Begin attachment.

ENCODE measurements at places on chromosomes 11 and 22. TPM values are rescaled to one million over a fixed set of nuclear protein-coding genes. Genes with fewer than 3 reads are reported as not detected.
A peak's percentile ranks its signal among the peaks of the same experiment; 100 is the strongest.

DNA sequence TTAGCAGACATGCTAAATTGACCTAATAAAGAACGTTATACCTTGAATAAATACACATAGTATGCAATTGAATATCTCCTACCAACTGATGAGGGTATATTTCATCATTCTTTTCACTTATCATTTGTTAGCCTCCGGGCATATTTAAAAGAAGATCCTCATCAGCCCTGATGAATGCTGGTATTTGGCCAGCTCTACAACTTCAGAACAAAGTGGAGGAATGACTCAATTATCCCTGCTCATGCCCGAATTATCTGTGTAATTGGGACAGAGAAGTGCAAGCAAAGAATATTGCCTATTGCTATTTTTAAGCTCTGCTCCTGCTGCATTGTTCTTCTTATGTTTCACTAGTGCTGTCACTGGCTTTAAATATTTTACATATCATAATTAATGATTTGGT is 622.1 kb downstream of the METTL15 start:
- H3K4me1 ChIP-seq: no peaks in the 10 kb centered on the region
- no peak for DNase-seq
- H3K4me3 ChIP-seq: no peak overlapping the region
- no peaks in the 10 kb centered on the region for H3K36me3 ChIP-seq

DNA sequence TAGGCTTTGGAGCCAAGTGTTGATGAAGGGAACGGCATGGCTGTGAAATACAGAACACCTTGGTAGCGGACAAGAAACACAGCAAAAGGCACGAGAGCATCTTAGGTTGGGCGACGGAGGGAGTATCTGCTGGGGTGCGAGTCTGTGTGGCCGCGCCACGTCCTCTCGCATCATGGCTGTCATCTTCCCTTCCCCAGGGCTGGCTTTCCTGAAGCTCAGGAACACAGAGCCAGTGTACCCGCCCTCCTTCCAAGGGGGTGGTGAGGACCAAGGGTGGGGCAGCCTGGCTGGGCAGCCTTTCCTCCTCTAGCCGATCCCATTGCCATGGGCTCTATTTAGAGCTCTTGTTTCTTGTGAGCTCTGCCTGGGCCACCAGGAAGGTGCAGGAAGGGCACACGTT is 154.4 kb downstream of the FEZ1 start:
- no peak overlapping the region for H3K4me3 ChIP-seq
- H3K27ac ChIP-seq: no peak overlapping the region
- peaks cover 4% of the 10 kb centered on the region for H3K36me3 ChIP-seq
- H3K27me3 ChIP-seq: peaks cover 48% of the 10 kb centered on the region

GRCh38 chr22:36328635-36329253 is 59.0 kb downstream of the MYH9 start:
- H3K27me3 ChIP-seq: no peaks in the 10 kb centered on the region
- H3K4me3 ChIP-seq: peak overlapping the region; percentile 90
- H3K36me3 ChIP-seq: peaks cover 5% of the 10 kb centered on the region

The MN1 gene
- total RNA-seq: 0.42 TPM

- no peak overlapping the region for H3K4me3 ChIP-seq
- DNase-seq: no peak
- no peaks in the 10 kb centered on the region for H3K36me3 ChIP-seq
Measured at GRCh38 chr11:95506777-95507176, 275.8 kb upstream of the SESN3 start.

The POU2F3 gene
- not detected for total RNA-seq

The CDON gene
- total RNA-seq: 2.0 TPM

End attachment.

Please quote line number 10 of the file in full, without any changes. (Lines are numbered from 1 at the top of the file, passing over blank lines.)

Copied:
- H3K27ac ChIP-seq: no peak overlapping the region